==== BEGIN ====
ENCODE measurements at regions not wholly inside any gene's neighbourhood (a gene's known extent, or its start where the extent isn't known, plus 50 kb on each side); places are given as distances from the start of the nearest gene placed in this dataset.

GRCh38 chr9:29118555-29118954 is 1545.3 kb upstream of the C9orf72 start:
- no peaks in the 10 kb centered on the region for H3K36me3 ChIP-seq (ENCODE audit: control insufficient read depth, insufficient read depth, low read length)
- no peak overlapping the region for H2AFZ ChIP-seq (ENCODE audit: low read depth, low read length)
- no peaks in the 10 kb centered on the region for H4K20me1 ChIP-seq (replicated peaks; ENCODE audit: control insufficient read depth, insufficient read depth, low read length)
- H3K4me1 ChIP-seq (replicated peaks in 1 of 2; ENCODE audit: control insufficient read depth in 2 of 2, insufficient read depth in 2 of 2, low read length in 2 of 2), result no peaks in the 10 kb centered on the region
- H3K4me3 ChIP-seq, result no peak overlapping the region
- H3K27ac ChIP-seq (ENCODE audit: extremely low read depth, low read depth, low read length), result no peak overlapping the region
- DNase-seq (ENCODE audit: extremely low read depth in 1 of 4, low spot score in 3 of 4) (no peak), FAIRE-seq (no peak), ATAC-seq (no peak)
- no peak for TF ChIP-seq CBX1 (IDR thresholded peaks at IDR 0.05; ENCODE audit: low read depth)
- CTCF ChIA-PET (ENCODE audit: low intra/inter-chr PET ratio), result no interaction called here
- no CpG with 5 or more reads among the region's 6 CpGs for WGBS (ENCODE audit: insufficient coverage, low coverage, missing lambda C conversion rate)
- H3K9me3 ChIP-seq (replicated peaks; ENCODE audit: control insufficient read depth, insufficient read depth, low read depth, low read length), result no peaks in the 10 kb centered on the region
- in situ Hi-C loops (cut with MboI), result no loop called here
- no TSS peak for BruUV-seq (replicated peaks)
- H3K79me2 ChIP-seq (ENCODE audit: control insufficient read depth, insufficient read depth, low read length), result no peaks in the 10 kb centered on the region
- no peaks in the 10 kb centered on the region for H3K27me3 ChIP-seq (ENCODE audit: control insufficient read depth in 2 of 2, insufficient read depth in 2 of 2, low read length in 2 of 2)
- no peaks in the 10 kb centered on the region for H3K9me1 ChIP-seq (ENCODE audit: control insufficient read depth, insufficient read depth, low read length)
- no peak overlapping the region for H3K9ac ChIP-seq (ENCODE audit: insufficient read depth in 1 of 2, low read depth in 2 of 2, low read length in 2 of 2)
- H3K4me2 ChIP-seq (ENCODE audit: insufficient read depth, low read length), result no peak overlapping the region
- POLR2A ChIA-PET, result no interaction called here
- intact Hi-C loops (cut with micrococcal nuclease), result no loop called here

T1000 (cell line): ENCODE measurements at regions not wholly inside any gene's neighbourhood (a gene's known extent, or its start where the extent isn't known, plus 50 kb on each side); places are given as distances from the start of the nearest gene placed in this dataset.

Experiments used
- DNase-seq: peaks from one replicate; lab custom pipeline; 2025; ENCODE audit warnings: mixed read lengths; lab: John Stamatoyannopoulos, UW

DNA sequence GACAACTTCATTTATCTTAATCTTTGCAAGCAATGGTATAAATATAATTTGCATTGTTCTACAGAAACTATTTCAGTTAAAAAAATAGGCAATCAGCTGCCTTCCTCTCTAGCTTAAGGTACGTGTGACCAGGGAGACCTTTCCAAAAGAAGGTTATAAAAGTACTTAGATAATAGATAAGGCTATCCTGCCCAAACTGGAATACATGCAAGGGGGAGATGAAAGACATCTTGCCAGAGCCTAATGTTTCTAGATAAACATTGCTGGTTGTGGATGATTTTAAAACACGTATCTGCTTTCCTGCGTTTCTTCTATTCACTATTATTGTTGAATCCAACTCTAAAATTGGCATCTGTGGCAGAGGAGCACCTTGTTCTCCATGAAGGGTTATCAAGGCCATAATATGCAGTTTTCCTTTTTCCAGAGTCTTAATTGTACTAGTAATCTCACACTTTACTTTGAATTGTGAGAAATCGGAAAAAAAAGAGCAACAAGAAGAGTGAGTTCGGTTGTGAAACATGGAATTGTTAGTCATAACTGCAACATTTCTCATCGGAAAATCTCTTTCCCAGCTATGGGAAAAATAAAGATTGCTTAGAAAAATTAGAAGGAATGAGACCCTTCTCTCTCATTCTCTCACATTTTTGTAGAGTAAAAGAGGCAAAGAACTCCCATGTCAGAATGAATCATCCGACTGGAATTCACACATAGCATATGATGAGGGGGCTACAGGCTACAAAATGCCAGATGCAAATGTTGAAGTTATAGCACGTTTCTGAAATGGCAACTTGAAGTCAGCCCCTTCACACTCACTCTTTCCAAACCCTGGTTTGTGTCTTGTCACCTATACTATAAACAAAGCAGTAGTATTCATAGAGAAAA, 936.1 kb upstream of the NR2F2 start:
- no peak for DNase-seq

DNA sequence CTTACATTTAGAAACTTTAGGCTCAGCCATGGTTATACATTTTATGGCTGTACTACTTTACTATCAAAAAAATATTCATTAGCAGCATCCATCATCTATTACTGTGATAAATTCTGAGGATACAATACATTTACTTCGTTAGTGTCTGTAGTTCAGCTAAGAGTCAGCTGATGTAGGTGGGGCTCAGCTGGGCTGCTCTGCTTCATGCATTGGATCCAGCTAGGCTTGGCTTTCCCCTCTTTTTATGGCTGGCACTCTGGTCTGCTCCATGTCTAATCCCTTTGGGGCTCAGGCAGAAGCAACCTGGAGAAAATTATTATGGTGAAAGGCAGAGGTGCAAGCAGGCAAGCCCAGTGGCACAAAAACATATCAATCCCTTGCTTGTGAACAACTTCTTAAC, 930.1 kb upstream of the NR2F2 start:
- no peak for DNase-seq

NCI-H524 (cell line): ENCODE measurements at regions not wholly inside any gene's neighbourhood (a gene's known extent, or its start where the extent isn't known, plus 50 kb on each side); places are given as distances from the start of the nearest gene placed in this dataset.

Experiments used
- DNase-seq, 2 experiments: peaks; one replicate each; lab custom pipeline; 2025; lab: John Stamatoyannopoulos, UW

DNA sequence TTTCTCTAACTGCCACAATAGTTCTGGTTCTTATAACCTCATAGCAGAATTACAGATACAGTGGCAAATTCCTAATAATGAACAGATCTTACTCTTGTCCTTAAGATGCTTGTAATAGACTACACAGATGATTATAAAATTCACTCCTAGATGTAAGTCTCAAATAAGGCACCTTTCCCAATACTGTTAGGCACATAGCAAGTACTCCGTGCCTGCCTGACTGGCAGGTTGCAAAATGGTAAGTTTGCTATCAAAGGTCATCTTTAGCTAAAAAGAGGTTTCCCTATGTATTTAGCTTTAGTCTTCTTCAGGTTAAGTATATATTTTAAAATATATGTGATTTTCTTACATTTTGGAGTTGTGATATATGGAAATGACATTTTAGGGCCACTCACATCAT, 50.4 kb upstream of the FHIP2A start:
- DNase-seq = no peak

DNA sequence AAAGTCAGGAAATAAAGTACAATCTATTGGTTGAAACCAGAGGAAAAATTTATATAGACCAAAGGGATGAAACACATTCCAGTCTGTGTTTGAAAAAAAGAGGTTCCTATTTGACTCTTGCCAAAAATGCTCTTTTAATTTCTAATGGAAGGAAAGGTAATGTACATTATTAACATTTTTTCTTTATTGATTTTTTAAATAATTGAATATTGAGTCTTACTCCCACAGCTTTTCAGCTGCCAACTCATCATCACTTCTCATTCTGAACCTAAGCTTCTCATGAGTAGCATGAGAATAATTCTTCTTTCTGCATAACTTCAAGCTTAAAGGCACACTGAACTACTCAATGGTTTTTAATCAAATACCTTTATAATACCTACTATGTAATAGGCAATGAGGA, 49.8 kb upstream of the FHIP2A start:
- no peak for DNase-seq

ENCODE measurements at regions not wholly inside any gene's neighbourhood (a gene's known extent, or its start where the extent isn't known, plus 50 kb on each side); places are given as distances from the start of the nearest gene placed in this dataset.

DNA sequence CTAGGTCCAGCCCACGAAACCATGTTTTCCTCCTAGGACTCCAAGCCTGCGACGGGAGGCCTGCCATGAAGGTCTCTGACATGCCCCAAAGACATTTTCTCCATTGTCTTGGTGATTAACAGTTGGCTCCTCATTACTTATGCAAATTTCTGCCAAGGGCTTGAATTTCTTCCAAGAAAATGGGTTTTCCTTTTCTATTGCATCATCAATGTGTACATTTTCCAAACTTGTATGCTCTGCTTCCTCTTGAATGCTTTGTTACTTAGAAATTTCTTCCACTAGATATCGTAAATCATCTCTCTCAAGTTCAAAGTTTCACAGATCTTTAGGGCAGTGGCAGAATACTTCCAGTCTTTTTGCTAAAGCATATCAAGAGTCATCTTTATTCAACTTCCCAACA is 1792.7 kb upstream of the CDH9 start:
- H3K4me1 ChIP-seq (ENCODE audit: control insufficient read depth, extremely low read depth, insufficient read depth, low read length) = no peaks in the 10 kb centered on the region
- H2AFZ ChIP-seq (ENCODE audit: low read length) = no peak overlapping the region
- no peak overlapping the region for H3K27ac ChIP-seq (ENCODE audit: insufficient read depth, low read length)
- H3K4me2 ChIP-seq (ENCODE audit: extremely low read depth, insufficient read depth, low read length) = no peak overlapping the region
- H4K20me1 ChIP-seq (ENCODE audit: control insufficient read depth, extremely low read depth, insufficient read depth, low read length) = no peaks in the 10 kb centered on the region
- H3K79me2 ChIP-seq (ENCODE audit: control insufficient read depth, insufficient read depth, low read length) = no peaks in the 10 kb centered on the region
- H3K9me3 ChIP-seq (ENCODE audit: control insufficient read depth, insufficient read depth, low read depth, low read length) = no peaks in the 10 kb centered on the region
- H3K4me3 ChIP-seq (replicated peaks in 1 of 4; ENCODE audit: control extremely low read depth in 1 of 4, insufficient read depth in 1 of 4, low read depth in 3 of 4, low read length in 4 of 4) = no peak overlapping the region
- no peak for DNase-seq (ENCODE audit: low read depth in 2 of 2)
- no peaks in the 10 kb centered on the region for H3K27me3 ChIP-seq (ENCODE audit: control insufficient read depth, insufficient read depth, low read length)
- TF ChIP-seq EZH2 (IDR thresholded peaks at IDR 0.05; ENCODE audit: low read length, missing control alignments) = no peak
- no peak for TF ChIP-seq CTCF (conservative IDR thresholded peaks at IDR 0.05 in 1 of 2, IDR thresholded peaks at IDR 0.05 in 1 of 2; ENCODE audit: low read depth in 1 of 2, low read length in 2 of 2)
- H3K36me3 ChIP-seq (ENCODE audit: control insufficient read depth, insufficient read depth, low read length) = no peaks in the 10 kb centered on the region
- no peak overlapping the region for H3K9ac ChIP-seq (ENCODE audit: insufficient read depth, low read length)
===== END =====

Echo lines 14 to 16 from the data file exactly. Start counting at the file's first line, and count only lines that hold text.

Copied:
- in situ Hi-C loops (cut with MboI), result no loop called here
- no TSS peak for BruUV-seq (replicated peaks)
- H3K79me2 ChIP-seq (ENCODE audit: control insufficient read depth, insufficient read depth, low read length), result no peaks in the 10 kb centered on the region